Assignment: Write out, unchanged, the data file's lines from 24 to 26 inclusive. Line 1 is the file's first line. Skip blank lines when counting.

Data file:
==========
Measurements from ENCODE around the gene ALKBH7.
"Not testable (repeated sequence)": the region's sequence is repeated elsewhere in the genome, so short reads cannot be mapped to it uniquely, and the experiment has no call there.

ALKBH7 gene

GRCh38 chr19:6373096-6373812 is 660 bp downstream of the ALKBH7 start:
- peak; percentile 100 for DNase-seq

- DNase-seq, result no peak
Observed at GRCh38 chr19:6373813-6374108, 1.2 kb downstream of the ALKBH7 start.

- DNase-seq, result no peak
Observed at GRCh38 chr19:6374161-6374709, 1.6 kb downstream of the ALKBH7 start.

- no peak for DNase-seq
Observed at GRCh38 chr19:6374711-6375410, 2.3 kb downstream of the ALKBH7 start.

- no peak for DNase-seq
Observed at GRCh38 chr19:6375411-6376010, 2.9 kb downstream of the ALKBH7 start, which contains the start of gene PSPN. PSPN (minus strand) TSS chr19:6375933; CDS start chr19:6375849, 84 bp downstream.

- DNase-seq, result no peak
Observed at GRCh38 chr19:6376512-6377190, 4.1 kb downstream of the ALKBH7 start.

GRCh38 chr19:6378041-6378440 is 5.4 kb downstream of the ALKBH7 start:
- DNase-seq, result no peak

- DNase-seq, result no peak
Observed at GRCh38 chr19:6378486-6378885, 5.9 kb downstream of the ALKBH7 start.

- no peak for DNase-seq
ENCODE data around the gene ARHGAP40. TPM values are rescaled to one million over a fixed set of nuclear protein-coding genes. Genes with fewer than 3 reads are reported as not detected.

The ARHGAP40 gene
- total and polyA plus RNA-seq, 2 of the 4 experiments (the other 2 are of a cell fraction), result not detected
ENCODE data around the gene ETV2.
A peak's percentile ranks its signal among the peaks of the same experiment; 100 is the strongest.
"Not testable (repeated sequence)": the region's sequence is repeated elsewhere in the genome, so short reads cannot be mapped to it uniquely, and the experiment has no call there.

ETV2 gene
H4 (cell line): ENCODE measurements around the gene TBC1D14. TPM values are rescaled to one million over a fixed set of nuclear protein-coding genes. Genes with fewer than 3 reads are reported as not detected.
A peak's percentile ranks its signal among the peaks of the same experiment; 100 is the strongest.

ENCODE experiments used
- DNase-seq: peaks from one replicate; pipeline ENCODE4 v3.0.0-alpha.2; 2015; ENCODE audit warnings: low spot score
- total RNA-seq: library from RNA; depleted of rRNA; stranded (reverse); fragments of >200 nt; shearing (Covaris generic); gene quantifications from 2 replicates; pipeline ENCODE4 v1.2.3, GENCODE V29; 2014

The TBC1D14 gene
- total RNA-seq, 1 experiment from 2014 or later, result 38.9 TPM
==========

ENCODE data around the gene ETV2.
A peak's percentile ranks its signal among the peaks of the same experiment; 100 is the strongest.
"Not testable (repeated sequence)": the region's sequence is repeated elsewhere in the genome, so short reads cannot be mapped to it uniquely, and the experiment has no call there.